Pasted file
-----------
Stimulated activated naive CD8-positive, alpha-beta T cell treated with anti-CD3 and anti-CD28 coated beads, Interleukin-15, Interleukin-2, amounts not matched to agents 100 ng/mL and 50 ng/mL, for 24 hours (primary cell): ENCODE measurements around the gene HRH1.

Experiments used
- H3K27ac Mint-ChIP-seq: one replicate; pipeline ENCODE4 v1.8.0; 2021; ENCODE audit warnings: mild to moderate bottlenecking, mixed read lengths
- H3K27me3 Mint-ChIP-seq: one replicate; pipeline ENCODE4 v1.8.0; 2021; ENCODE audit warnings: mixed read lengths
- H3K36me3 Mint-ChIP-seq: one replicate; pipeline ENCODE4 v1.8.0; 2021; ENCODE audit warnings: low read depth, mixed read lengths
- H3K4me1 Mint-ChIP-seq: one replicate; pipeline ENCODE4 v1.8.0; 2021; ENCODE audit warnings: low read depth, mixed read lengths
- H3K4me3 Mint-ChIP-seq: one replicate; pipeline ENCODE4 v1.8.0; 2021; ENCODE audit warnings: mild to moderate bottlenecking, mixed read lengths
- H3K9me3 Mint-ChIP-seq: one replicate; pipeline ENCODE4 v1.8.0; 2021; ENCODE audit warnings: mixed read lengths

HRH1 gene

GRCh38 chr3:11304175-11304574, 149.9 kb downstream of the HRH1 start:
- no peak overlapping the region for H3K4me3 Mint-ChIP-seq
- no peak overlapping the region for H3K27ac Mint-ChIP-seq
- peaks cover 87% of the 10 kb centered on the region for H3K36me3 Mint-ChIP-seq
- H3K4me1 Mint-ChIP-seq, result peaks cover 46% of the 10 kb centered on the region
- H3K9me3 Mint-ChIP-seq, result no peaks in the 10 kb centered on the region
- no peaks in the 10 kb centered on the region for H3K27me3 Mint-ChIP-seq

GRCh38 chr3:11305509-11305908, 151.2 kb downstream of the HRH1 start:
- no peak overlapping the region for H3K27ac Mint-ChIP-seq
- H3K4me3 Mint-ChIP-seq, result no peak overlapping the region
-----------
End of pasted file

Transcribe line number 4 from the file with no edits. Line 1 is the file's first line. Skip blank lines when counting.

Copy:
- H3K27me3 Mint-ChIP-seq: one replicate; pipeline ENCODE4 v1.8.0; 2021; ENCODE audit warnings: mixed read lengths